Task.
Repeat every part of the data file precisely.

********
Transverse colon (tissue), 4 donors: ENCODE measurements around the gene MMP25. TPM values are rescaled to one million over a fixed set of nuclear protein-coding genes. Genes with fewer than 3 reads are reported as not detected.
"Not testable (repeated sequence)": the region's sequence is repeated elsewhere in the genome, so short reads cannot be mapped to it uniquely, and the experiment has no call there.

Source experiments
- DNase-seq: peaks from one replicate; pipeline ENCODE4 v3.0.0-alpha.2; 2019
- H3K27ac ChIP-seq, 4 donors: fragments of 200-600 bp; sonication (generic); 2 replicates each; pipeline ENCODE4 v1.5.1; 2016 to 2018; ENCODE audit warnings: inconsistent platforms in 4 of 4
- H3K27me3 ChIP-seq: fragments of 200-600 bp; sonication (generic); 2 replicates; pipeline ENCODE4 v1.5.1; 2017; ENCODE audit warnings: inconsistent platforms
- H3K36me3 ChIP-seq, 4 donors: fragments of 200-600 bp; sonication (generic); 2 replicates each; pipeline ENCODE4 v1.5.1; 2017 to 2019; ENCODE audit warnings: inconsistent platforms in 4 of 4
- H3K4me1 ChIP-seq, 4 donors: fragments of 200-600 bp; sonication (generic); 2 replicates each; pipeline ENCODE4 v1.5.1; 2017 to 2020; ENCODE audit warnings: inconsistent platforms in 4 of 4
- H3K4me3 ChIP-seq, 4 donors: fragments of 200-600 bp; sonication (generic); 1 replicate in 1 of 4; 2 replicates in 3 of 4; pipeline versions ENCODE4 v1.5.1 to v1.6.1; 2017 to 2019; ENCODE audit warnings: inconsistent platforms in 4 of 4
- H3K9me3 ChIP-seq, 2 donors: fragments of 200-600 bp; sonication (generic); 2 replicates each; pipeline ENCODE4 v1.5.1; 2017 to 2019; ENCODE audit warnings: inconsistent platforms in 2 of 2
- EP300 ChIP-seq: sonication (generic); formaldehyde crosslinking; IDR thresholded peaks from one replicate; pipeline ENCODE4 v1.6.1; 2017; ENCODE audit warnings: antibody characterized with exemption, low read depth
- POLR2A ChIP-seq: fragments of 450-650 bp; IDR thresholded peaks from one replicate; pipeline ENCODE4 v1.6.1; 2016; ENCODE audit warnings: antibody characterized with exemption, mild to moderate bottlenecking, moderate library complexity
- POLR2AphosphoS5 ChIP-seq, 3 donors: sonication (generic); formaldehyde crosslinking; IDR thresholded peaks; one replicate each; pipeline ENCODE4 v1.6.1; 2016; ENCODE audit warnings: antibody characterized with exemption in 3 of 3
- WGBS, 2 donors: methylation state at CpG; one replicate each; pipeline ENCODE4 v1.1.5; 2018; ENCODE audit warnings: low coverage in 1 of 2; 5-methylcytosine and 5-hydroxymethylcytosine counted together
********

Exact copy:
Transverse colon (tissue), 4 donors: ENCODE measurements around the gene MMP25. TPM values are rescaled to one million over a fixed set of nuclear protein-coding genes. Genes with fewer than 3 reads are reported as not detected.
"Not testable (repeated sequence)": the region's sequence is repeated elsewhere in the genome, so short reads cannot be mapped to it uniquely, and the experiment has no call there.

Source experiments
- DNase-seq: peaks from one replicate; pipeline ENCODE4 v3.0.0-alpha.2; 2019
- H3K27ac ChIP-seq, 4 donors: fragments of 200-600 bp; sonication (generic); 2 replicates each; pipeline ENCODE4 v1.5.1; 2016 to 2018; ENCODE audit warnings: inconsistent platforms in 4 of 4
- H3K27me3 ChIP-seq: fragments of 200-600 bp; sonication (generic); 2 replicates; pipeline ENCODE4 v1.5.1; 2017; ENCODE audit warnings: inconsistent platforms
- H3K36me3 ChIP-seq, 4 donors: fragments of 200-600 bp; sonication (generic); 2 replicates each; pipeline ENCODE4 v1.5.1; 2017 to 2019; ENCODE audit warnings: inconsistent platforms in 4 of 4
- H3K4me1 ChIP-seq, 4 donors: fragments of 200-600 bp; sonication (generic); 2 replicates each; pipeline ENCODE4 v1.5.1; 2017 to 2020; ENCODE audit warnings: inconsistent platforms in 4 of 4
- H3K4me3 ChIP-seq, 4 donors: fragments of 200-600 bp; sonication (generic); 1 replicate in 1 of 4; 2 replicates in 3 of 4; pipeline versions ENCODE4 v1.5.1 to v1.6.1; 2017 to 2019; ENCODE audit warnings: inconsistent platforms in 4 of 4
- H3K9me3 ChIP-seq, 2 donors: fragments of 200-600 bp; sonication (generic); 2 replicates each; pipeline ENCODE4 v1.5.1; 2017 to 2019; ENCODE audit warnings: inconsistent platforms in 2 of 2
- EP300 ChIP-seq: sonication (generic); formaldehyde crosslinking; IDR thresholded peaks from one replicate; pipeline ENCODE4 v1.6.1; 2017; ENCODE audit warnings: antibody characterized with exemption, low read depth
- POLR2A ChIP-seq: fragments of 450-650 bp; IDR thresholded peaks from one replicate; pipeline ENCODE4 v1.6.1; 2016; ENCODE audit warnings: antibody characterized with exemption, mild to moderate bottlenecking, moderate library complexity
- POLR2AphosphoS5 ChIP-seq, 3 donors: sonication (generic); formaldehyde crosslinking; IDR thresholded peaks; one replicate each; pipeline ENCODE4 v1.6.1; 2016; ENCODE audit warnings: antibody characterized with exemption in 3 of 3
- WGBS, 2 donors: methylation state at CpG; one replicate each; pipeline ENCODE4 v1.1.5; 2018; ENCODE audit warnings: low coverage in 1 of 2; 5-methylcytosine and 5-hydroxymethylcytosine counted together